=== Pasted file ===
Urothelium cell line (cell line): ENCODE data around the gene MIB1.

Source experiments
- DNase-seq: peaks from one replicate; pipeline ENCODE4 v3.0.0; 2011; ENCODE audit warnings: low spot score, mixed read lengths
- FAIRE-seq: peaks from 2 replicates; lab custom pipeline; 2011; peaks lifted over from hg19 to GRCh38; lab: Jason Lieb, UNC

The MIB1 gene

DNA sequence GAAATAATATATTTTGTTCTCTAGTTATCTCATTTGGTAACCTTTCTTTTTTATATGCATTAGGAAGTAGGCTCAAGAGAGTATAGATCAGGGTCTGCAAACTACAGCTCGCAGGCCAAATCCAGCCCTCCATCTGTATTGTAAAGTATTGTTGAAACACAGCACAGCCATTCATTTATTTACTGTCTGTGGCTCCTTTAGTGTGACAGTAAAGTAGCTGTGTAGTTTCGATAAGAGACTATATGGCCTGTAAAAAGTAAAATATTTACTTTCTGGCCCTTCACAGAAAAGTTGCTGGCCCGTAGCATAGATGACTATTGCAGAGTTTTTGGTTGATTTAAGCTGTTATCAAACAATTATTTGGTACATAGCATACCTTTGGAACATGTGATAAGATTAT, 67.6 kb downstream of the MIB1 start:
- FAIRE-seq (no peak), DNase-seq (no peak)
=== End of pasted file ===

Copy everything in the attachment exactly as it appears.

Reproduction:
Urothelium cell line (cell line): ENCODE data around the gene MIB1.

Source experiments
- DNase-seq: peaks from one replicate; pipeline ENCODE4 v3.0.0; 2011; ENCODE audit warnings: low spot score, mixed read lengths
- FAIRE-seq: peaks from 2 replicates; lab custom pipeline; 2011; peaks lifted over from hg19 to GRCh38; lab: Jason Lieb, UNC

The MIB1 gene

DNA sequence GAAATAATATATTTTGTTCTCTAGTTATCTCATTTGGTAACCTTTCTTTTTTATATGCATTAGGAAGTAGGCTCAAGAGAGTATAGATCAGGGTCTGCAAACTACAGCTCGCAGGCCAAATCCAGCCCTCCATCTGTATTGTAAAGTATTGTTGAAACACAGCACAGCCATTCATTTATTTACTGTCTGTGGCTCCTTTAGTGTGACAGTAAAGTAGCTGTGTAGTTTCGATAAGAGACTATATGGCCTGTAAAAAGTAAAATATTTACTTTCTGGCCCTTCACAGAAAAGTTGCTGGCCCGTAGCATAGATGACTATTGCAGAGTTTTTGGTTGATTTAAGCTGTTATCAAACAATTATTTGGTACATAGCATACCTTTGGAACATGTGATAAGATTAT, 67.6 kb downstream of the MIB1 start:
- FAIRE-seq (no peak), DNase-seq (no peak)